PURPOSE: To describe the long-term retention of indocya-nine green (ICG) in the fundus after ICG-assistedinternal limiting membrane peeling.DESIGN: Case report.METHODS: Two patients underwent vitrectomy includingICG-assisted internal limiting membrane peeling. Thefundus was examined with a 780-nm infrared illumina-tion of a scanning laser ophthalmoscope after surgery.RESULTS: No ICG staining of the fundus was visibleophthalmoscopically. Examination with a scanning laserophthalmoscope, however, detected fluorescence fromresidual ICG until 6 months after surgery in case 1 and9 months in case 2. No complication related to theresidual ICG was observed.CONCLUSIONS: The results suggested that ICG remains inthe fundus for a long period after surgery. Clearance ofthe dye from the diabetic retina may be prolonged. (AmJ Ophthalmol 2003;136:172174. 2003 by ElsevierInc. All rights reserved.)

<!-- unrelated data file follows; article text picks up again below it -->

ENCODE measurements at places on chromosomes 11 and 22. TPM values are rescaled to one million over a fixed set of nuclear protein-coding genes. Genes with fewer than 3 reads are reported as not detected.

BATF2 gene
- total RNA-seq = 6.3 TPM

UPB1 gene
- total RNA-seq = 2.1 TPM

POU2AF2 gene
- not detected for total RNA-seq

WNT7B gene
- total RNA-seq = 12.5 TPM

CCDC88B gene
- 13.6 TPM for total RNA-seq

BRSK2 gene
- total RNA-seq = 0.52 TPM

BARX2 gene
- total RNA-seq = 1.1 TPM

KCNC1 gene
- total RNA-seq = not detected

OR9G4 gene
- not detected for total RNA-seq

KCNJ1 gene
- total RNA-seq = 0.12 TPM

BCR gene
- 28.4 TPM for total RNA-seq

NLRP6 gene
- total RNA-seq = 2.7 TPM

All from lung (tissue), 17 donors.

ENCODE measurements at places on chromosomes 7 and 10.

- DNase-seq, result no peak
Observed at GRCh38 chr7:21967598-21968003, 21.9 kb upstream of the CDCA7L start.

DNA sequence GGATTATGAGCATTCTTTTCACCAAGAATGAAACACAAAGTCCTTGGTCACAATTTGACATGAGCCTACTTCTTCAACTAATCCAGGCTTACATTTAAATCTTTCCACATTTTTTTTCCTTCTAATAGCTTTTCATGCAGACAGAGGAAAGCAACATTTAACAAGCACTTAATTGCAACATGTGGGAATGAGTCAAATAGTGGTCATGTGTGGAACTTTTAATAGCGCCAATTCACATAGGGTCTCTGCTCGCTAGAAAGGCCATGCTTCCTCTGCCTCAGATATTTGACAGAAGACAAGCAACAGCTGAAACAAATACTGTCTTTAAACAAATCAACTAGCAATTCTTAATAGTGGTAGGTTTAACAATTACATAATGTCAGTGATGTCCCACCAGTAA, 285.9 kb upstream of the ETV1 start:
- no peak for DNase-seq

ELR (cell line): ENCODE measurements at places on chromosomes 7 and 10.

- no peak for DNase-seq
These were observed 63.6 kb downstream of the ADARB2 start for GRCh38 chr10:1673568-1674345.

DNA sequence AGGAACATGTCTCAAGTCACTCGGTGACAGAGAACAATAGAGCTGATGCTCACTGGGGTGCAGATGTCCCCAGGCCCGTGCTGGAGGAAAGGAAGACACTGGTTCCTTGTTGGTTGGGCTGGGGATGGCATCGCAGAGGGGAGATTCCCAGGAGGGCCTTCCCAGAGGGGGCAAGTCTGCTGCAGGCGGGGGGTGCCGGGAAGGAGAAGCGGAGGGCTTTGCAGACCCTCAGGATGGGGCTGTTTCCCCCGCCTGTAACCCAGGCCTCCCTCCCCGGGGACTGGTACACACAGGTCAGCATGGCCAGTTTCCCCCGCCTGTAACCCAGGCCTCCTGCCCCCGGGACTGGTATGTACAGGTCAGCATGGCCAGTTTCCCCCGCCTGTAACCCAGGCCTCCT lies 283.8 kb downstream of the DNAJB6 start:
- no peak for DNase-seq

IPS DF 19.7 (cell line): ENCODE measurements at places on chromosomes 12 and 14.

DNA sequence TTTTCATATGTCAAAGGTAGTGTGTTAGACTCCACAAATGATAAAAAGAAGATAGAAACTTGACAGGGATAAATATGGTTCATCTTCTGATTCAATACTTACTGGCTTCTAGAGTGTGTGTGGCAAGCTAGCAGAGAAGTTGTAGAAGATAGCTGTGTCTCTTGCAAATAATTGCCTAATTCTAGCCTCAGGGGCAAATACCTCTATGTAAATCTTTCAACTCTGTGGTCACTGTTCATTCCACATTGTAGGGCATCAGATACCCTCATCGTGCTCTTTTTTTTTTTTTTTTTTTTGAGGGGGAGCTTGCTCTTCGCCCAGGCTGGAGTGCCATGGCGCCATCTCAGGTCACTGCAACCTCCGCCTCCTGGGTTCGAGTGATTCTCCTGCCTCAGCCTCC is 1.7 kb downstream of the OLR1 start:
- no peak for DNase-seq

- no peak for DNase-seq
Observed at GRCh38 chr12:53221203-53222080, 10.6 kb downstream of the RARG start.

Accepted for publication Jan 3, 2003.InternetAdvance publication at ajo.com Feb 26, 2003.From the Department of Ophthalmology, Nagoya City University
Medical School, Nagoya Japan.Inquires to Masayuki Ashikari, MD, Department of Ophthalmology,
Nagoya City University Medical School, 1-Kawasumi, Mizuho-cho,Mizuho-ku, Nagoya 467-8601, Japan; fax: (81) 52-841-9490; e-mail:firstname.lastname@example.org
TABLE 1. Corneal Thickness Before and Immediately After Phacoemulsification
Site Pre-Phaco Pachymetry Post-Phaco Pachymetry P Value
Central 556 36 m 548 41 m .33
Superotemporal 655 52 m 609 46 m .00004
Inferotemporal 632 55 m 604 45 m .014
Superonasal 662 47 m 625 47 m .0004
Inferonasal 651 60 m 616 51 m .006
AMERICAN JOURNAL OF OPHTHALMOLOGY172 JULY 2003
Effect of Phacoemulsification on Corneal ThicknessREFERENCES